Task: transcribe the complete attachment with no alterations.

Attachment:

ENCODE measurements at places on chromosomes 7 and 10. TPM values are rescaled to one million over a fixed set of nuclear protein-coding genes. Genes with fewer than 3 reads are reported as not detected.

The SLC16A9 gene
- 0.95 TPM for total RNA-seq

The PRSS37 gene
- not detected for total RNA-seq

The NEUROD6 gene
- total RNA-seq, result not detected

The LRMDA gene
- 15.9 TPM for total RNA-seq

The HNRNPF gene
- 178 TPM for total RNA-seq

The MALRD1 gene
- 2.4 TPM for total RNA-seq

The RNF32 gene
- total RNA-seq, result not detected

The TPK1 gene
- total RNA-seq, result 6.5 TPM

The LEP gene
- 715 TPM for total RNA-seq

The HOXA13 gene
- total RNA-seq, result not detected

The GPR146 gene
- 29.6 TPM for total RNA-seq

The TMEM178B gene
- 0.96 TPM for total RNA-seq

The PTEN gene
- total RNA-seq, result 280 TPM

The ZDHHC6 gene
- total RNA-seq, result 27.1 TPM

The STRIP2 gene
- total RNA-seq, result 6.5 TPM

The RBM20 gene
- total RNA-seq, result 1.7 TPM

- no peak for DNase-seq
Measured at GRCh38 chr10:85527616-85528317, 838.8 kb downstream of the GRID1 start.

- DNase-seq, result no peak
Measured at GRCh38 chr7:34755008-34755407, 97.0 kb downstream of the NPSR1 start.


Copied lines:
ENCODE measurements at places on chromosomes 7 and 10. TPM values are rescaled to one million over a fixed set of nuclear protein-coding genes. Genes with fewer than 3 reads are reported as not detected.

The SLC16A9 gene
- 0.95 TPM for total RNA-seq

The PRSS37 gene
- not detected for total RNA-seq

The NEUROD6 gene
- total RNA-seq, result not detected

The LRMDA gene
- 15.9 TPM for total RNA-seq

The HNRNPF gene
- 178 TPM for total RNA-seq

The MALRD1 gene
- 2.4 TPM for total RNA-seq

The RNF32 gene
- total RNA-seq, result not detected

The TPK1 gene
- total RNA-seq, result 6.5 TPM

The LEP gene
- 715 TPM for total RNA-seq

The HOXA13 gene
- total RNA-seq, result not detected

The GPR146 gene
- 29.6 TPM for total RNA-seq

The TMEM178B gene
- 0.96 TPM for total RNA-seq

The PTEN gene
- total RNA-seq, result 280 TPM

The ZDHHC6 gene
- total RNA-seq, result 27.1 TPM

The STRIP2 gene
- total RNA-seq, result 6.5 TPM

The RBM20 gene
- total RNA-seq, result 1.7 TPM

- no peak for DNase-seq
Measured at GRCh38 chr10:85527616-85528317, 838.8 kb downstream of the GRID1 start.

- DNase-seq, result no peak
Measured at GRCh38 chr7:34755008-34755407, 97.0 kb downstream of the NPSR1 start.